[nSLUG] Cautions on Installing FF plugs-ins - Deb-Etch?

Robert Ashley rb.ashley at gmail.com
Wed Jul 18 22:54:39 ADT 2007


Appreciate your input, George. Instructive.

> Intimidation usually results from lack of preparation/background knowledge.
> The trick is to break things down into small steps.

Couldn't agree more, I confess.

> Take stock of your background in relation to the needs of multimedia and
> LAMP.  Put together a reading list and think of some simple exercises to test
> what you are about to learn.    For multimedia, you might aim to create a
> web site (using LAMP, and perhaps only visible on your own home network)
> of titles or TV schedules to relate LAMP to your interests in
> multimedia.  Break
> this down into lots of small steps that you can master one by one.
> In practice,
> many people use LAMP and multimedia with very little knowledge of most of
> the components.  It is pretty simple to get most of the ingredients in
> ready-to-run
> form, so you can just focus on really mastering one or two components, and pick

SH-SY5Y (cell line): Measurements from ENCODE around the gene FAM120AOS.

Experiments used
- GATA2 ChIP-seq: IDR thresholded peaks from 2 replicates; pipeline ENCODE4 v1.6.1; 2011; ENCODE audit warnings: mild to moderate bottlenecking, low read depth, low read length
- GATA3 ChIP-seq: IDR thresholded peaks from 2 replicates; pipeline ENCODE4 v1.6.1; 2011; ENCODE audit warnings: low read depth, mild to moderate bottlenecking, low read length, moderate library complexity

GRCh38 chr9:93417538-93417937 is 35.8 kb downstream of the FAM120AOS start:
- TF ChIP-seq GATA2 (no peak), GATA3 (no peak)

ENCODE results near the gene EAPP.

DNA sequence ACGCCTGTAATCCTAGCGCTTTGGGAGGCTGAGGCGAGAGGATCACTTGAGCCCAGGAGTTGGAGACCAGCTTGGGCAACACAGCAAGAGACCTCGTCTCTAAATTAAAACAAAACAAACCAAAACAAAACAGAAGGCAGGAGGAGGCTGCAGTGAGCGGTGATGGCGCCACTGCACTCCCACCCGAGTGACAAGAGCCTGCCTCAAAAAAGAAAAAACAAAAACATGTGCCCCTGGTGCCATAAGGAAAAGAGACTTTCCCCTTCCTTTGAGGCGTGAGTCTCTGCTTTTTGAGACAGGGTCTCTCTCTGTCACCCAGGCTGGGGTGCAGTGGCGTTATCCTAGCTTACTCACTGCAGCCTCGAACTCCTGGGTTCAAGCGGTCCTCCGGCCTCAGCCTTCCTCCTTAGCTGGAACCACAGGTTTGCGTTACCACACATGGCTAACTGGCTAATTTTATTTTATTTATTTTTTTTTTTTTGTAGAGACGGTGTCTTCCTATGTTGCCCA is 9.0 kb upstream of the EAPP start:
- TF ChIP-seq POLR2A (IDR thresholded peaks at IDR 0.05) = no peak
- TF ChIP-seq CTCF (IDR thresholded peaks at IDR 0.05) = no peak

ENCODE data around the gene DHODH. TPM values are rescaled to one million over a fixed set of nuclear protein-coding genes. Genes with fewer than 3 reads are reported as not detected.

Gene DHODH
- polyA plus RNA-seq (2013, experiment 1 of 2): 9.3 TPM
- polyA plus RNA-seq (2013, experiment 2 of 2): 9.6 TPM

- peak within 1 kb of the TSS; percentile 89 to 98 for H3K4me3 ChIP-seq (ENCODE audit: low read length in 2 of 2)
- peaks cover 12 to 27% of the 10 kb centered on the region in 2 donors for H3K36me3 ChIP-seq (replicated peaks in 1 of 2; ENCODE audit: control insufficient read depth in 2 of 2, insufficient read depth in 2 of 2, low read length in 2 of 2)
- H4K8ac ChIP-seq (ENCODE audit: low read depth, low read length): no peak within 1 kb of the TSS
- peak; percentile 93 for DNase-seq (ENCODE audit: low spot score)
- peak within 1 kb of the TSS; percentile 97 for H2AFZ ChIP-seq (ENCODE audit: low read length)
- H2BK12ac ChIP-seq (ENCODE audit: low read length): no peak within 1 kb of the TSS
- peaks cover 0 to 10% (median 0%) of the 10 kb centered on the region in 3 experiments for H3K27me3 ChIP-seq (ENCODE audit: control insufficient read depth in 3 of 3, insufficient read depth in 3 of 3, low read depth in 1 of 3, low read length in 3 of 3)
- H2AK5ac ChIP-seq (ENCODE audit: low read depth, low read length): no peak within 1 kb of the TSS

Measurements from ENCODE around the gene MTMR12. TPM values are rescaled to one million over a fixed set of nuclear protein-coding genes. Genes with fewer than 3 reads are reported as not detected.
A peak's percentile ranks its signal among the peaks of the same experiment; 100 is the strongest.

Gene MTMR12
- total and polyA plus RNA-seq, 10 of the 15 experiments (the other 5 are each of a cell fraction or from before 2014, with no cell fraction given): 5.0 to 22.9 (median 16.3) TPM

> up the others later.  Which ones you choose depend on your interests and the
> learning resources that are available.

Are you an educator? Ha! Coincidentally, I was thinking about your
very suggestion to create a web site with a LAMP foundation. Here, of
course, is where I managed to intimidate myself in short order, this
team of behemothic programs.

> When working with open source, it always helps to have basic programming skills,
> by which I mean:
>
> 1.  the ability to come up with an algorithm that implements some task
> 2.  an understanding of how compilers and interpreters, linkers, and
> loaders work
> 3.  basic knowledge of the tools on your platform
>
> At this level, you don't want to get bogged down in the details of
> particular languages.
> MIT uses scheme (a lisp interpreter) for intro to progamming.   Pick a
> simple task
> and write a program to do it a new language each week.  My first
> program did matrix multiplication: read data, read matrix, compute
> product, write result.  I've written the
> same program with slight variations in many languages, but the most interesting
> was for a problem that cost thousands of dollars to run on a mainframe
> time-sharing service.  Just then, PC's with 8087 numerical
> co-processors came along.  The
> matrix was way too big to store in a PC's memory, so I implemented the
> multiplication by reading one column of the matrix at time.   On the original
> 5mhz PC you could solve the problem in a few days, and with the money you
> saved you could pay for the PC.

Kewl! There's a slew of LAMP literature. Got a favorite, minimally
intimidating?

Thanks,

Bob



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